Another advantage of the above embodiments is that they are insensitive to the wavelength of the laser diode since any angular deviation of the diffracted beam from nominal due to change in wavelength is compensated for by an equal and opposite deviation at the second grating.
All of the above embodiments can be formed holographically in volume holographic materials such as dichromated gelatin, in surface relief materials such as photoresist or they can be formed using a microlithographic type patterning and etching process (called binary or diffractive elements in the literature). The diffractive elements can also be formed as masters which are then used to replicate or injection mold production quantities of parts.
Turning to FIG. 8, a further embodiment of the present invention is represented. In this embodiment, a pair of laser diodes 32a,b each emit a visible laser beam. Each laser diode is preferably driven at 1/4 of a milliwatt. Each laser beam is collimated respectively by collimating lenses 34a,b to produce collimated laser beams 45, 47. In this embodiment, an additional laser diode and collimating lens are required. However, the HOEs of the earlier embodiments have been eliminated. Again, collimated laser beams are separated by a distance B of at least about 7 mm.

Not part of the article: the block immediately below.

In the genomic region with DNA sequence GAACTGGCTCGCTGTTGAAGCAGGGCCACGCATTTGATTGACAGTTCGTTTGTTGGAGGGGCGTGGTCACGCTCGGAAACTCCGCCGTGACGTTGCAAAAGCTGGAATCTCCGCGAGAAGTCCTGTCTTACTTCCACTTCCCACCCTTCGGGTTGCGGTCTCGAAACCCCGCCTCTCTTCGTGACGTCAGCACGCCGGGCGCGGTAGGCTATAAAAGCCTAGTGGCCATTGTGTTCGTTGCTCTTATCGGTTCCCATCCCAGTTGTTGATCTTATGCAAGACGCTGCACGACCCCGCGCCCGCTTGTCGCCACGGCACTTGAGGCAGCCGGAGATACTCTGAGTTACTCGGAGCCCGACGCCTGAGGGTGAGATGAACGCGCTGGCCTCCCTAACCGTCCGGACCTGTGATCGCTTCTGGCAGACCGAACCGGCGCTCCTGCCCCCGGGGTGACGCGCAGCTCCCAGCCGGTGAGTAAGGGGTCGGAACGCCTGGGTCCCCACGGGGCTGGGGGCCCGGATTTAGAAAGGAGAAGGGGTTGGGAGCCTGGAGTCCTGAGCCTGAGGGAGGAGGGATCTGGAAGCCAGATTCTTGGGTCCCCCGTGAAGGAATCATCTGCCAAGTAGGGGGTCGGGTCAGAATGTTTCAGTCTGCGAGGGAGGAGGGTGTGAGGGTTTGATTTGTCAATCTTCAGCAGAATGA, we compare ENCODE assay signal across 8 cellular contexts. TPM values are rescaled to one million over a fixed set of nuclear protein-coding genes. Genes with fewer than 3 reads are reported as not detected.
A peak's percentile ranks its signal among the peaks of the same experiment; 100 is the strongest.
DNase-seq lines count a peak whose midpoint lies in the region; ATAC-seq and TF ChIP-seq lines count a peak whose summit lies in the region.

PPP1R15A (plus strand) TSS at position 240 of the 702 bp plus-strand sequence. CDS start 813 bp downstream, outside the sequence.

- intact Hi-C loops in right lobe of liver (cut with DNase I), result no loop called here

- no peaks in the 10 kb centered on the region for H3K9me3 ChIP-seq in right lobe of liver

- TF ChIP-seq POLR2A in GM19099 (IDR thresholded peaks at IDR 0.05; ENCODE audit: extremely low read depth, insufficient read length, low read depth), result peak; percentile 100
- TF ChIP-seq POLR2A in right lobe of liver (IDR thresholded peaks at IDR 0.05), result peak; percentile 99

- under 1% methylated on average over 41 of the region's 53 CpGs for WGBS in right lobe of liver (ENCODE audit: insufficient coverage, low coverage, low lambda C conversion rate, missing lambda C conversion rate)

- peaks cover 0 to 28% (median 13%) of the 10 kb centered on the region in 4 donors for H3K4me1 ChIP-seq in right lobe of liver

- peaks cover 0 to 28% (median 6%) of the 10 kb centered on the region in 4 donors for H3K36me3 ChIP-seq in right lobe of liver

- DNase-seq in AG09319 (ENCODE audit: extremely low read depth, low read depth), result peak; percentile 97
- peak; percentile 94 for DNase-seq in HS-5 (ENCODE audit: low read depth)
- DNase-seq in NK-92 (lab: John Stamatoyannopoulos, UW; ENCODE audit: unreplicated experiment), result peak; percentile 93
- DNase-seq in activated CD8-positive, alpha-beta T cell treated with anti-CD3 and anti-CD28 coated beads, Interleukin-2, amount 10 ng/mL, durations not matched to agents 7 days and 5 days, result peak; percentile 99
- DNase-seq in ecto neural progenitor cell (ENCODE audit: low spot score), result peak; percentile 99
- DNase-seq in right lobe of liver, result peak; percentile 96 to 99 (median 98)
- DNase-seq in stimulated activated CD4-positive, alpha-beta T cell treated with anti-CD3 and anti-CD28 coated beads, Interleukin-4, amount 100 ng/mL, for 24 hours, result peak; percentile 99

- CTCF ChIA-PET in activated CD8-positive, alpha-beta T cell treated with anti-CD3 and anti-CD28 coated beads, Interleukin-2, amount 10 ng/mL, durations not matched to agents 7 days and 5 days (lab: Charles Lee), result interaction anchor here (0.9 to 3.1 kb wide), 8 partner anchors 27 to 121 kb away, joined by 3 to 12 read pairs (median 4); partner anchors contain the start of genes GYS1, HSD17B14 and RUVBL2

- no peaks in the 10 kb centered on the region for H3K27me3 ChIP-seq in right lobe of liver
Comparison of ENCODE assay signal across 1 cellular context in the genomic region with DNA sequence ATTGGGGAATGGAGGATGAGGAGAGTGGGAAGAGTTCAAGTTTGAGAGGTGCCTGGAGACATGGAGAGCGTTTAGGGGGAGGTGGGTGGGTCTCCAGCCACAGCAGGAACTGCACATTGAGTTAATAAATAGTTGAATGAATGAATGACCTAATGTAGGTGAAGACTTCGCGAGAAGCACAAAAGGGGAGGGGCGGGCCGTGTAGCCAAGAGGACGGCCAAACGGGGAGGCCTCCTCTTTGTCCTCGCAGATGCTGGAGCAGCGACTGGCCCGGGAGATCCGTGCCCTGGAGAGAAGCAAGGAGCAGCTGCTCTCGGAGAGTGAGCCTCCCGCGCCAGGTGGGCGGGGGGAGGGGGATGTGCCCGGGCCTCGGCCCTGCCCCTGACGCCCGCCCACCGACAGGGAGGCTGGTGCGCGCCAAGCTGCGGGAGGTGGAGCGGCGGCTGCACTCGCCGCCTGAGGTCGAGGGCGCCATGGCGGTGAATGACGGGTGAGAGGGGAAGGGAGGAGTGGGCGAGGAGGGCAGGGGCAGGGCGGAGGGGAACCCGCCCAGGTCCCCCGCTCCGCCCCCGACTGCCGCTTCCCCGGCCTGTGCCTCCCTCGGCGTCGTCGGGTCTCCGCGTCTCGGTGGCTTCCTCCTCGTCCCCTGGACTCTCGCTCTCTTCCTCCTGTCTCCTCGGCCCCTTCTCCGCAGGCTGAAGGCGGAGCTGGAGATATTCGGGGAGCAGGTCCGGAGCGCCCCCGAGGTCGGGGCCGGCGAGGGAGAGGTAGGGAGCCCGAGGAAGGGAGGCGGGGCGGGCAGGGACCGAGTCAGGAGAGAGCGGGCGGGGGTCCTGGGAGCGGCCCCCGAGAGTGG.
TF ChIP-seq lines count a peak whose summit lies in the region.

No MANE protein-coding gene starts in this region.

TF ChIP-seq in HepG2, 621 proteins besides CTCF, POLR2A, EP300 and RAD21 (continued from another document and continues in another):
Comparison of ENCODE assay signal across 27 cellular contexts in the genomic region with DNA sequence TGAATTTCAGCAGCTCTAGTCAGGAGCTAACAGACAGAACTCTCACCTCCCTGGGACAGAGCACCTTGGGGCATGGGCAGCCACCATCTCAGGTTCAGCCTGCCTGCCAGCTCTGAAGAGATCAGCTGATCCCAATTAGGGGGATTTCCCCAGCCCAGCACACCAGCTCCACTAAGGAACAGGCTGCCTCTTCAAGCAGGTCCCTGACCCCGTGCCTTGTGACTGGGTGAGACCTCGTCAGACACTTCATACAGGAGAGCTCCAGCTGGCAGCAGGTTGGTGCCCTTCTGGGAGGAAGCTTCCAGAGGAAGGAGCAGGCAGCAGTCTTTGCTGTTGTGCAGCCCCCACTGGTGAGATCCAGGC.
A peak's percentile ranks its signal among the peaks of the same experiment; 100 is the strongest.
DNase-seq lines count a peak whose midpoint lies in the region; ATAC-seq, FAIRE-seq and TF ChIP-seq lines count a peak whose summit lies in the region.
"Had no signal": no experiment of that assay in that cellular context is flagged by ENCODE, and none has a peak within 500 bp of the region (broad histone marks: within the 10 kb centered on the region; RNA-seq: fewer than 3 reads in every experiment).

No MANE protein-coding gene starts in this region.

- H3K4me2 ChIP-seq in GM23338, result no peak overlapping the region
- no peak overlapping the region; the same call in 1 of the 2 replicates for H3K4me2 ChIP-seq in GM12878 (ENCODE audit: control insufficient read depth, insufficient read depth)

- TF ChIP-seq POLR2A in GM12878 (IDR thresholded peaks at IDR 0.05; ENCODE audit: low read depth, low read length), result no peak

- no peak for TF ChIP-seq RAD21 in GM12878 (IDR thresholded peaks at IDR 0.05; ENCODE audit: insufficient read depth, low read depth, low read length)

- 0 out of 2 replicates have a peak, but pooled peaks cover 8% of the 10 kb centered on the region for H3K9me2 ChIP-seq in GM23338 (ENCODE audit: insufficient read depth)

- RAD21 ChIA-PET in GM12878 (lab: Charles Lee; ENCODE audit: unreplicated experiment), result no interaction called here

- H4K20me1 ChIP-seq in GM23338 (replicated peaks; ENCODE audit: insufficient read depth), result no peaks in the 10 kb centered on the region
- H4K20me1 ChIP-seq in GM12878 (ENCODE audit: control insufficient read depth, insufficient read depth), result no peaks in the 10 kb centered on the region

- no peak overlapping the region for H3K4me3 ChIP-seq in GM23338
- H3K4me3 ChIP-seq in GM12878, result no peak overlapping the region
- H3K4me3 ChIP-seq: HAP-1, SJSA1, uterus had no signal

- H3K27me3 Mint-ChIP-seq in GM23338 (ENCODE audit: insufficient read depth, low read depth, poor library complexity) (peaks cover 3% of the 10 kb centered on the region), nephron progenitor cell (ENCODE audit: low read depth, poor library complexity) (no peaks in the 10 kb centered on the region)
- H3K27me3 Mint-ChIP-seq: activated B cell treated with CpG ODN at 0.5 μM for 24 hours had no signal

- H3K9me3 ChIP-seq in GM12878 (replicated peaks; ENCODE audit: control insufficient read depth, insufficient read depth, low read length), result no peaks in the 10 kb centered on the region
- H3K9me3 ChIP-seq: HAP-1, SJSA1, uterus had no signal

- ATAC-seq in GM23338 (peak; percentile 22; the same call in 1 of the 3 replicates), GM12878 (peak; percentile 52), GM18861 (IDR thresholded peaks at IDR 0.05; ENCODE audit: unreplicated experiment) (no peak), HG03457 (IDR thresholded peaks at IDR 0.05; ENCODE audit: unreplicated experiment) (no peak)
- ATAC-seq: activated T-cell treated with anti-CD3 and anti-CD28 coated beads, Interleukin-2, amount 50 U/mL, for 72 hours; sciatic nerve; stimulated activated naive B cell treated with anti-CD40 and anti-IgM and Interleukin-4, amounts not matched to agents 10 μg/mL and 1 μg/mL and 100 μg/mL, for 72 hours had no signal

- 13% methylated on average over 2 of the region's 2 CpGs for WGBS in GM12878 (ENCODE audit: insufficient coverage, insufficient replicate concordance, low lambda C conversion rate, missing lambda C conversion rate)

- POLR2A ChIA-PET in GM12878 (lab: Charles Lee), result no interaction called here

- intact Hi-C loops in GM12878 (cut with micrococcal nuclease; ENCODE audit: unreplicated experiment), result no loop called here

Although a surface emitting laser is depicted, an edge emitting laser can be used. Also, if the pointing system is to be used over short distances (e.g. 2-4 meters), a light emitting diode or other visible emitter can be employed. Further, the pointing system can be used with numerous image recording apparatus such as cameras, camcorders, movie cameras etc.